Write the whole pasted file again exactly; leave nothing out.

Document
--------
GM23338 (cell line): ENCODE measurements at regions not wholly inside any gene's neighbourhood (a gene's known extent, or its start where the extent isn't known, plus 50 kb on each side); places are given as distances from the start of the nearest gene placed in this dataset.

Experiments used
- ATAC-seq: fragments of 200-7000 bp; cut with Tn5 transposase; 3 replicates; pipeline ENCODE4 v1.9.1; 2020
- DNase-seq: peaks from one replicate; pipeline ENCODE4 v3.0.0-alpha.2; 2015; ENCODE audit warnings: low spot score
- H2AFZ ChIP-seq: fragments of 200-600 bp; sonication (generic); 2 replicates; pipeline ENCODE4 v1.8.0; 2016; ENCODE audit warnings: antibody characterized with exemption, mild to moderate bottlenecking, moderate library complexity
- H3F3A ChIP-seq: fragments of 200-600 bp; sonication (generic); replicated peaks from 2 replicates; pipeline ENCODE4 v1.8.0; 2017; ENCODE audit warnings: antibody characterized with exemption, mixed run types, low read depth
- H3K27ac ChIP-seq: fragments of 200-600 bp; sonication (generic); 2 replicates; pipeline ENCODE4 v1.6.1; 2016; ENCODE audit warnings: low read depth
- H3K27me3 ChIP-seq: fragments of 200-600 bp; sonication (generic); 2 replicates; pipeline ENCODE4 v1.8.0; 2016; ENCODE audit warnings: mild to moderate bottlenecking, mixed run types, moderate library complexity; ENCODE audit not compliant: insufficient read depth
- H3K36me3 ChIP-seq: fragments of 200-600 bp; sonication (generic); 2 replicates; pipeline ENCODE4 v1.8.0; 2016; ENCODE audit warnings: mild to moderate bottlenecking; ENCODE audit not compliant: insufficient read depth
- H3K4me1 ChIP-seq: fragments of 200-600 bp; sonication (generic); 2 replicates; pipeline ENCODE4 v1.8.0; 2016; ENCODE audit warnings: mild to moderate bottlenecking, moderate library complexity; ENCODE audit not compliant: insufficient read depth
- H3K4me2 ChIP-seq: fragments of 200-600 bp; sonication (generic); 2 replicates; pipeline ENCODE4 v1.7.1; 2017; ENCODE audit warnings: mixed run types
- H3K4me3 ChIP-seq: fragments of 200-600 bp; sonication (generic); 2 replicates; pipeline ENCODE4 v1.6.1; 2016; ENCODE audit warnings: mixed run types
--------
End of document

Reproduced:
GM23338 (cell line): ENCODE measurements at regions not wholly inside any gene's neighbourhood (a gene's known extent, or its start where the extent isn't known, plus 50 kb on each side); places are given as distances from the start of the nearest gene placed in this dataset.

Experiments used
- ATAC-seq: fragments of 200-7000 bp; cut with Tn5 transposase; 3 replicates; pipeline ENCODE4 v1.9.1; 2020
- DNase-seq: peaks from one replicate; pipeline ENCODE4 v3.0.0-alpha.2; 2015; ENCODE audit warnings: low spot score
- H2AFZ ChIP-seq: fragments of 200-600 bp; sonication (generic); 2 replicates; pipeline ENCODE4 v1.8.0; 2016; ENCODE audit warnings: antibody characterized with exemption, mild to moderate bottlenecking, moderate library complexity
- H3F3A ChIP-seq: fragments of 200-600 bp; sonication (generic); replicated peaks from 2 replicates; pipeline ENCODE4 v1.8.0; 2017; ENCODE audit warnings: antibody characterized with exemption, mixed run types, low read depth
- H3K27ac ChIP-seq: fragments of 200-600 bp; sonication (generic); 2 replicates; pipeline ENCODE4 v1.6.1; 2016; ENCODE audit warnings: low read depth
- H3K27me3 ChIP-seq: fragments of 200-600 bp; sonication (generic); 2 replicates; pipeline ENCODE4 v1.8.0; 2016; ENCODE audit warnings: mild to moderate bottlenecking, mixed run types, moderate library complexity; ENCODE audit not compliant: insufficient read depth
- H3K36me3 ChIP-seq: fragments of 200-600 bp; sonication (generic); 2 replicates; pipeline ENCODE4 v1.8.0; 2016; ENCODE audit warnings: mild to moderate bottlenecking; ENCODE audit not compliant: insufficient read depth
- H3K4me1 ChIP-seq: fragments of 200-600 bp; sonication (generic); 2 replicates; pipeline ENCODE4 v1.8.0; 2016; ENCODE audit warnings: mild to moderate bottlenecking, moderate library complexity; ENCODE audit not compliant: insufficient read depth
- H3K4me2 ChIP-seq: fragments of 200-600 bp; sonication (generic); 2 replicates; pipeline ENCODE4 v1.7.1; 2017; ENCODE audit warnings: mixed run types
- H3K4me3 ChIP-seq: fragments of 200-600 bp; sonication (generic); 2 replicates; pipeline ENCODE4 v1.6.1; 2016; ENCODE audit warnings: mixed run types